Unrest Leaves Guinea in State of Limbo
Political deadlock continues in Guinea, almost two weeks into a state of emergency decreed by the West African nation's veteran president.
Martial law was imposed in reaction to a nationwide strike and a wave of popular protests that turned violent. Labor leaders have refused to call off their crippling stoppage, until the president appoints a new "neutral" prime minister.
With a 12-hour curfew in place, Guinea has ground to a virtual halt, with the streets patrolled by soldiers. In Conakry, Guinea's seaside capital, schools, shops, offices, businesses and many markets remain closed.
But why is Guinea — the world's leading exporter of bauxite used to make aluminum — locked in a stand-off?
The simple answer is that many are desperately poor in a potentially rich country, with mineral resources galore.
"People are fed up," says political commentator Souleymane Diallo. "Fed up of fighting. Last year, Guineans were fighting for the bag of rice. Now they are fighting for a plate of rice. Poverty is growing very fast. Corruption is at the highest. Corruption and corruption and corruption. So it could only explode... You can see it's a general revolt all over the country."
Guinea was paralyzed for 18 days in January during a crippling union-led strike seeking better pay and reforms. Waves of anti-government demonstrations and riots followed. By mid-February, the death toll from the unrest was estimated at well over 100, mostly civilians killed in clashes with the security forces.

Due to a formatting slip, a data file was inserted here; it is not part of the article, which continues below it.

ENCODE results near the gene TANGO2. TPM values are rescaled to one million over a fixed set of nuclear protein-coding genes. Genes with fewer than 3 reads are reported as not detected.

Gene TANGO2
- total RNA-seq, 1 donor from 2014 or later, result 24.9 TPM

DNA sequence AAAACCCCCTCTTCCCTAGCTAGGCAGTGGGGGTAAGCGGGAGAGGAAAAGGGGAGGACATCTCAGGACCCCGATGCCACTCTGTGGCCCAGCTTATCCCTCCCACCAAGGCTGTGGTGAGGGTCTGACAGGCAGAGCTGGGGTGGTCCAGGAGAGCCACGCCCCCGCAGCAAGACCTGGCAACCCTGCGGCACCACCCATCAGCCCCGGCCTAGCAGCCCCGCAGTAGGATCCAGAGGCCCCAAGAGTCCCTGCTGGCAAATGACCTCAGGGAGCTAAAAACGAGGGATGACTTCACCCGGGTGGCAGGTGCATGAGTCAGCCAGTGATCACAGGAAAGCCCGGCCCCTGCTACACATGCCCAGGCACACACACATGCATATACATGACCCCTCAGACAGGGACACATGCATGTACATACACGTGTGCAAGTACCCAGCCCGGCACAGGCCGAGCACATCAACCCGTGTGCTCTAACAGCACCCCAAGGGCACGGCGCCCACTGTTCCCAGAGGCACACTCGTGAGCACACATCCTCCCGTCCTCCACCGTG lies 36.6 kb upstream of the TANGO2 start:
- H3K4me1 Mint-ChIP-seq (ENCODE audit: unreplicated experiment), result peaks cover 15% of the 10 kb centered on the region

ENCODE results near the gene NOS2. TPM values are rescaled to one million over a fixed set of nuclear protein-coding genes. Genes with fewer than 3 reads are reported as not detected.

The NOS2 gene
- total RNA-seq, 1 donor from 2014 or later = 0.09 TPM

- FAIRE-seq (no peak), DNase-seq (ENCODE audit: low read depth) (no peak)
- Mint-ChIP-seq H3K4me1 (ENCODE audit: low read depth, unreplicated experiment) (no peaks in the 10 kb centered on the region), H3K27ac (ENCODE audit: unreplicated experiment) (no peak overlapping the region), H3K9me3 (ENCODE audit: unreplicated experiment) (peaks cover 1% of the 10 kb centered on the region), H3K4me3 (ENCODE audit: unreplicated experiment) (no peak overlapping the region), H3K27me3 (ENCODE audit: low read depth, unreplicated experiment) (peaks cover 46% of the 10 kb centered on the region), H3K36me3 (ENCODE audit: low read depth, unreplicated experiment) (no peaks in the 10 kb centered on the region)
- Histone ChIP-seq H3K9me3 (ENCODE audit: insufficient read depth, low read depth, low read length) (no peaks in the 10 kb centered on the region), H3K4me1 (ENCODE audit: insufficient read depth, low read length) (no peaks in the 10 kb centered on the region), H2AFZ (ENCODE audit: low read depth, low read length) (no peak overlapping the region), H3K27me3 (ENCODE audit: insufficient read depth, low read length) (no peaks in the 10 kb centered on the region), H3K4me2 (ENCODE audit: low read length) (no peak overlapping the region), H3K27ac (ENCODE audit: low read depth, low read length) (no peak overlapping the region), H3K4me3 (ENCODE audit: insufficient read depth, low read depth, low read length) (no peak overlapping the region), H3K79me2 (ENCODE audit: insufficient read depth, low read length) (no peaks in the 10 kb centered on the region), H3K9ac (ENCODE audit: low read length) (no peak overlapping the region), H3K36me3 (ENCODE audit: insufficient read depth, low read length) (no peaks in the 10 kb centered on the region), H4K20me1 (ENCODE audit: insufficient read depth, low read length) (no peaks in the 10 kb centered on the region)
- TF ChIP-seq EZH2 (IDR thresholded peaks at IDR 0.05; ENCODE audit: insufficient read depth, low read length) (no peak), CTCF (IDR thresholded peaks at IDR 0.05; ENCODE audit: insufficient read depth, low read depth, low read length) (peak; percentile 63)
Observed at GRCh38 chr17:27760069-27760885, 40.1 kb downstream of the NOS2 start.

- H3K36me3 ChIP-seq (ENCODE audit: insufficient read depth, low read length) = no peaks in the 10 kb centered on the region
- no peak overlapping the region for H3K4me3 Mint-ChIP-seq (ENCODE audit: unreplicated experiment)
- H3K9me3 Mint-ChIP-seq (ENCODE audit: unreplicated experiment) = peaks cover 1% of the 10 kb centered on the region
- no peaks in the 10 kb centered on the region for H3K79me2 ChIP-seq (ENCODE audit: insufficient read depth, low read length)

Mariama Barry has a bitter edge in her voice as she tends her 19-year old son, lying in a hospital bed. Alpha Pathe Barry was shot and wounded during the recent unrest in Conakry.
Barry says her son was shot while demonstrating peacefully, carrying a banner and shouting "change, change." He was demanding that Guinea's ailing, aging leader, President Lansana Conte, leave office. Conte has been in power for the past 23 years.
"In the past, soldiers never opened fire on innocent civilians, as if they were mere animals," Mariama Barry says. "What we have lived through under our current president is simply unbearable."
After winning independence from France in 1958, Guineans grew used to a culture of slavish obedience and silence, never speaking out and rarely challenging their new leaders, according to historian Djibril Tamsir Niane. Now, says Niane, Guineans have learned to say "no" — to military repression, corruption and bad governance.
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